Cassandra C. Jones lives and works in Ojai, CA. She is a graduate of Carnegie Mellon University with an MFA in Interdisciplinary Fine Arts and received her BFA from California College of Arts with a concentration in Photography/Glass. Jones has been awarded artist residencies in Germany, the Czech Republic, Canada, and across the United States, and her work has been exhibited both throughout the United States and in Europe. Select recent exhibitions include Digital Worlds: New Media from the Museum’s Collection, Museum of Fine Arts Houston, Houston, TX (2018), The Awakening, Abigail Ogilvy Gallery, Boston MA (2017), and Ritual and Desire, Wichita Art Museum, Wichita, KS (2017). She has received several awards and residencies, including the Egon Schiele Art Centrum, Drake Hotel Artist Residency, Invitational, Toronto, Canada (2006), and the Vira I. Heinz Endowment awarded by the Virginia Center of Creative Arts (2004).
Richard Keen is a contemporary abstract artist who works in a variety of media, including painting, murals, and sculpture. He has shown in numerous New England solo and group exhibitions at the University of Maine Museum of Art, Abigail Ogilvy Gallery, Elizabeth Moss Gallery, The Painting Center, New York, Gallery 49, Simon Gallery, and Barrett Art Center, among others. Keen has been featured in Art New England, Boston Voyager Magazine, Portland Herald Press, and Maine Home and Design.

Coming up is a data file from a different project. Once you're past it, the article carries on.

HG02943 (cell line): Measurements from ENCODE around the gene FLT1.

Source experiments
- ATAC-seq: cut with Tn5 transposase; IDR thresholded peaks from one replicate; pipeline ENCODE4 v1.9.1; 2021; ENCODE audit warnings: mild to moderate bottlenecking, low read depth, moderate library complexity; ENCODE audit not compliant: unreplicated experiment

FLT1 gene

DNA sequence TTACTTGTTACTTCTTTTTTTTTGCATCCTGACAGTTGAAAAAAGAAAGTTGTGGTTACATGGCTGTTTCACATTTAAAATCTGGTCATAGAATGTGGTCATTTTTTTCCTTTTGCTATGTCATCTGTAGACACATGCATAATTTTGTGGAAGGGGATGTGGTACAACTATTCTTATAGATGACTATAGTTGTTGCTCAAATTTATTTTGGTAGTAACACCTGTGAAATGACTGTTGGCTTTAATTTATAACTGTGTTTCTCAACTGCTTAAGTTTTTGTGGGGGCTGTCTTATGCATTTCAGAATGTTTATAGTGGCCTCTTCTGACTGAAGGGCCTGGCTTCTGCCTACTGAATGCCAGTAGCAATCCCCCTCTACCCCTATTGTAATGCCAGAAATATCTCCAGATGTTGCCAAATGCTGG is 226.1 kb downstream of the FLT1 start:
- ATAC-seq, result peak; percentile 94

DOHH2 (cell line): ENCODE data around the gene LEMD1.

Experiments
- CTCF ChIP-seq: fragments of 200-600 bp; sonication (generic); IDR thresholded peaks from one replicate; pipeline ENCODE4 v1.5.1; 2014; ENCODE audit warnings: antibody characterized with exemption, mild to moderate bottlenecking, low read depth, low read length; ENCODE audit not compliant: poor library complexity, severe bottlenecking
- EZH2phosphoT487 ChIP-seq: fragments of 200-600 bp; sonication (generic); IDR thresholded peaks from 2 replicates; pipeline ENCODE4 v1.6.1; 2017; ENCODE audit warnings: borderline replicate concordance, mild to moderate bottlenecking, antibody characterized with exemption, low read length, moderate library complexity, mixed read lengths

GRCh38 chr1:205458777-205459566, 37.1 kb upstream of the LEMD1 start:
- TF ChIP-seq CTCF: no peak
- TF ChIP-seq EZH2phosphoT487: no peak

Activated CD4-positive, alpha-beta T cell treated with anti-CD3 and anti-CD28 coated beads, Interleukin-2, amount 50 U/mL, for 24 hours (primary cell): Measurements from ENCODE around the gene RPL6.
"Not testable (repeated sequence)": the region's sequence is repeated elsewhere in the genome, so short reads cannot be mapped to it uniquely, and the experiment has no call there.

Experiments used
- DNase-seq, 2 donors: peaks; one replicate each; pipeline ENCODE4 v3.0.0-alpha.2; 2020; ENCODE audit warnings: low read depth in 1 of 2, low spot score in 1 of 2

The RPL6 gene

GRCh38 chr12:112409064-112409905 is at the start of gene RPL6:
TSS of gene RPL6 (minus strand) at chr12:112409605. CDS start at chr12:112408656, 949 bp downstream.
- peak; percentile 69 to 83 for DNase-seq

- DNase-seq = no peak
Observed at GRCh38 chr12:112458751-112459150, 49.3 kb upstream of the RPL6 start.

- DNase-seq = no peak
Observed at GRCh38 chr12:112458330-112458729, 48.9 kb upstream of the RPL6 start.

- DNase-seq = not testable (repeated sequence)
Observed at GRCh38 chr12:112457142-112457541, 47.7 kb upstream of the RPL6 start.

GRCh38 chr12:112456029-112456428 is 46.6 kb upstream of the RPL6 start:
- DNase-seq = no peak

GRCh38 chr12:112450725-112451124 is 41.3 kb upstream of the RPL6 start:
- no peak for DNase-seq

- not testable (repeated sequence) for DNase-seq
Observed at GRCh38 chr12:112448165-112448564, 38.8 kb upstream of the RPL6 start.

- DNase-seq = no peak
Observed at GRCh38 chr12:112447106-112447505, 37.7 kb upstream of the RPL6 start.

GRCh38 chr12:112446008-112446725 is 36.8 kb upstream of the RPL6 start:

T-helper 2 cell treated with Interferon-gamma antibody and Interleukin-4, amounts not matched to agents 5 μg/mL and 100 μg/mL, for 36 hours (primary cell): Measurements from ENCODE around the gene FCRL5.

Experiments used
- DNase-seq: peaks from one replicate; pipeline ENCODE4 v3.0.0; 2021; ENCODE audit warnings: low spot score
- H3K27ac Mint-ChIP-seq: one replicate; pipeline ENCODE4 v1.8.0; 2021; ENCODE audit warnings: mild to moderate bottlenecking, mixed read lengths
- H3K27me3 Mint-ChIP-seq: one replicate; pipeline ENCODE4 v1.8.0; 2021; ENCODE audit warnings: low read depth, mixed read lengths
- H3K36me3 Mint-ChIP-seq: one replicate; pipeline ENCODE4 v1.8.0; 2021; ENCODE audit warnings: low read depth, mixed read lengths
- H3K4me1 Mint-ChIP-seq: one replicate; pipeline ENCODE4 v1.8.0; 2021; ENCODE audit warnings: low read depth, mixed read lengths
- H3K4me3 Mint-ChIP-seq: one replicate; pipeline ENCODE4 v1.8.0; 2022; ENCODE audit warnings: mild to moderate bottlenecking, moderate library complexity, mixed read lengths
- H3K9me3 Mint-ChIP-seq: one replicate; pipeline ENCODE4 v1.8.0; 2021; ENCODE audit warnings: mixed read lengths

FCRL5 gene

Daisy St. Sauveur is a printmaker and painter working in Boston, MA. She graduated from Massachusetts College of Art and Design in Boston, MA. From screenprint to etching, St. Sauveur combines different methods of printmaking with drawing and painting to work in a way that is layered, colorful, and collage-like. Her work has been featured locally at the Piano Craft Gallery, the South Shore Art Center, and most recently at the MassArt Annual Auction.